One of the classes I am taking this summer is on Ancient Greek Civilization. It's been a great class so far with some interesting reading. Last week I had to turn in a paper concerning how best to use the Greek historian Herodotus as a source.
If you're not familiar with him Herodotus mainly concerning the history of the Persian Wars in ancient Greece. In addition to that he has some great stories from the various Greek poleis that he visits or hears second-hand. There are critical editions of the text that you can buy, but I found that the Perseus Project's version are good and provide you both with a couple English translations as well as the Greek text. What is really nice if you're doing higher-level research is that Perseus allows you to click on a Greek word and it takes you to a Lexicon entry for that word. What really comes in handy is that the lexicon can show you other places that the word is used in any other Greek literature. For example, I was making a point in my paper concerning Herodotus' ideas of democracy and tyranny. I was able to them compare a particular word he used and see that Thucydides used the same word in a passage on tyranny, but used it in a slightly different way. It was a great comparison that would have been very difficult without the Perseus Project's cross-referencing ability. If you haven't read Herodotus, it's an interesting read. Just get a good translation. Some of the older ones try to make it sound like Herodotus was from Elizabethan England. Also, if you're doing any research in ancient history the Perseus Project from Tufts University is a good place to go for primary source material.
This summer I have a stack of books I'm going through. I have to read several on historical research methods and several on ancient Greek civilization. The more interesting ones I'll bring up here on the blog. The first book I'm going to mention though is from my "want to read" pile and not my "have to read pile." It's a new release from John Wiley. John is a former student of mine. I had him in a early church history class a couple of years back. So, it's really exciting to see him write a short piece for Kindle on the early church. This e-book consists of biographies of key early church leaders. He focuses on Clement of Rome, Ignatius, Polycarp, Justin Martyr, Perpetua & Felicity, Tertullian, Irenaeus, Origen, Athanasius, the Cappadocian Fathers (& Mother), and Augustine.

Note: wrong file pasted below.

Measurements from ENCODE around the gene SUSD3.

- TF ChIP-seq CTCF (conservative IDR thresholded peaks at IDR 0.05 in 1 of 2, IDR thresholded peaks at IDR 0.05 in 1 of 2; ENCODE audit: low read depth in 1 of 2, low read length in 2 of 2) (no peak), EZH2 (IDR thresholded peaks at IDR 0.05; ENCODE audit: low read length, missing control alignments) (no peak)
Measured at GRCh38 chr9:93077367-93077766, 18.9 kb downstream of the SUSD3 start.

For a biographical piece I was a little surprised he delved into the texts of these leaders as much as he did. It was really nice to see that. So often, especially in textbooks or even biographical pieces, the real meat is skipped over or dealt with in such a sanitary way that you don't capture the essence of the person or their writing being discussed. Wiley is able to make each of these sketches personable.
It's also a practical book, as Wiley jots down after each bio a brief "church history tip." There is a lot of things we often get confused with if we do a survey of church history (people with similar names, what each leader was best known for, etc.). In these tips, Wiley often gives a brief way for us to remember little things like that. He also includes a separate paper as an appendix to the work in which he traces the rise of single bishop leadership in the church's first several centuries. That obviously has immediate application in how we think about church polity in our time.
As I write this, "The Early Church" is free on the Amazon Kindle bookstore. You can follow this link to get to it. What is really interesting to me is that he is planning two more short biographical works - one on key Reformers and one on Dispensationalists (which I can't think of another accessible work that deals with that particular topic.) Keep these on your radar!
This was written by Greg Moore. You can find more about John Wiley at his blog.
Mark Stevens is a former seminary student himself and currently researches and teaches in the area of theological studies.